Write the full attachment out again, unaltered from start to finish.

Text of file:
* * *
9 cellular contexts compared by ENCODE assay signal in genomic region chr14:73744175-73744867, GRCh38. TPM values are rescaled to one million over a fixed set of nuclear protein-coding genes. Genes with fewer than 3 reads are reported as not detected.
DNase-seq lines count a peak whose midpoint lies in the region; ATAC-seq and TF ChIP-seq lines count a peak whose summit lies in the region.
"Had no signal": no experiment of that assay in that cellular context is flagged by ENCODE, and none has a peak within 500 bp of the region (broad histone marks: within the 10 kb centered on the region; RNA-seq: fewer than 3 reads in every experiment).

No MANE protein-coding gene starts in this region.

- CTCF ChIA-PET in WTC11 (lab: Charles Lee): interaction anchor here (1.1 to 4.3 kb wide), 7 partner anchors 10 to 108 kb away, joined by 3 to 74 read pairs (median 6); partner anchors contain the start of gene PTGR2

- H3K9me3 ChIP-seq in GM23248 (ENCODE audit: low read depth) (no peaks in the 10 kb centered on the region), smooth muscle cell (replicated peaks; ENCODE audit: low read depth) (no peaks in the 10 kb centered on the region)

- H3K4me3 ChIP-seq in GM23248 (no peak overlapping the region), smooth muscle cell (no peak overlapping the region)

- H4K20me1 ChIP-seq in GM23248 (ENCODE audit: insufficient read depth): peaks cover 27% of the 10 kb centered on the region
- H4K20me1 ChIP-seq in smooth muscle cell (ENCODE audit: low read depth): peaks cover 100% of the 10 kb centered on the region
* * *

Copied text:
9 cellular contexts compared by ENCODE assay signal in genomic region chr14:73744175-73744867, GRCh38. TPM values are rescaled to one million over a fixed set of nuclear protein-coding genes. Genes with fewer than 3 reads are reported as not detected.
DNase-seq lines count a peak whose midpoint lies in the region; ATAC-seq and TF ChIP-seq lines count a peak whose summit lies in the region.
"Had no signal": no experiment of that assay in that cellular context is flagged by ENCODE, and none has a peak within 500 bp of the region (broad histone marks: within the 10 kb centered on the region; RNA-seq: fewer than 3 reads in every experiment).

No MANE protein-coding gene starts in this region.

- CTCF ChIA-PET in WTC11 (lab: Charles Lee): interaction anchor here (1.1 to 4.3 kb wide), 7 partner anchors 10 to 108 kb away, joined by 3 to 74 read pairs (median 6); partner anchors contain the start of gene PTGR2

- H3K9me3 ChIP-seq in GM23248 (ENCODE audit: low read depth) (no peaks in the 10 kb centered on the region), smooth muscle cell (replicated peaks; ENCODE audit: low read depth) (no peaks in the 10 kb centered on the region)

- H3K4me3 ChIP-seq in GM23248 (no peak overlapping the region), smooth muscle cell (no peak overlapping the region)

- H4K20me1 ChIP-seq in GM23248 (ENCODE audit: insufficient read depth): peaks cover 27% of the 10 kb centered on the region
- H4K20me1 ChIP-seq in smooth muscle cell (ENCODE audit: low read depth): peaks cover 100% of the 10 kb centered on the region